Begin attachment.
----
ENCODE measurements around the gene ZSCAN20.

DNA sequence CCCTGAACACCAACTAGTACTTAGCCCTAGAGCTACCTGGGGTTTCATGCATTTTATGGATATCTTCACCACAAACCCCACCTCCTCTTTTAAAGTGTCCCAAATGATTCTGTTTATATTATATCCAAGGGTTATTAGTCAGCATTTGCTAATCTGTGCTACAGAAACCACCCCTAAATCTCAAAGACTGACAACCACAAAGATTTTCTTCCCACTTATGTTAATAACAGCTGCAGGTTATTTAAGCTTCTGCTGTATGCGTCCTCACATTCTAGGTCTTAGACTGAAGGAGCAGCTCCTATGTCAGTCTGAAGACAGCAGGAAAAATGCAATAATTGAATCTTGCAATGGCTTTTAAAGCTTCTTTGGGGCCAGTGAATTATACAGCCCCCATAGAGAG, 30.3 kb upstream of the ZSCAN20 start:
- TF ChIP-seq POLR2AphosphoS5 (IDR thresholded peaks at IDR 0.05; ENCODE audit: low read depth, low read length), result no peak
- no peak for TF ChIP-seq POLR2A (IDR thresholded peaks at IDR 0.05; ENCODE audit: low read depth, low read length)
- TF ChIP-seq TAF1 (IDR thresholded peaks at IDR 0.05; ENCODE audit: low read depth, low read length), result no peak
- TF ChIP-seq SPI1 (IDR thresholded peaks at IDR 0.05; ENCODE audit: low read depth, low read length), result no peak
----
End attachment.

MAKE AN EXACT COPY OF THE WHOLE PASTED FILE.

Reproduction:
ENCODE measurements around the gene ZSCAN20.

DNA sequence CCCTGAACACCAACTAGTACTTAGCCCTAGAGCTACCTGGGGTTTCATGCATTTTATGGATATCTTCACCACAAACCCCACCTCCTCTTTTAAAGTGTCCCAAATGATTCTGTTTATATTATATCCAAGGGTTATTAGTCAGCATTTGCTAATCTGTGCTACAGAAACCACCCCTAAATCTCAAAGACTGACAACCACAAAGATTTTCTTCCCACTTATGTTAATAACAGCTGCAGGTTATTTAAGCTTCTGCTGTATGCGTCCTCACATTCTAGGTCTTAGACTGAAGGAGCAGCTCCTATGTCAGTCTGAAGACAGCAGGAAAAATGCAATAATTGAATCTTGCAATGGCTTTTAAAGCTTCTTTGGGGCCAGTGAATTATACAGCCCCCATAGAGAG, 30.3 kb upstream of the ZSCAN20 start:
- TF ChIP-seq POLR2AphosphoS5 (IDR thresholded peaks at IDR 0.05; ENCODE audit: low read depth, low read length), result no peak
- no peak for TF ChIP-seq POLR2A (IDR thresholded peaks at IDR 0.05; ENCODE audit: low read depth, low read length)
- TF ChIP-seq TAF1 (IDR thresholded peaks at IDR 0.05; ENCODE audit: low read depth, low read length), result no peak
- TF ChIP-seq SPI1 (IDR thresholded peaks at IDR 0.05; ENCODE audit: low read depth, low read length), result no peak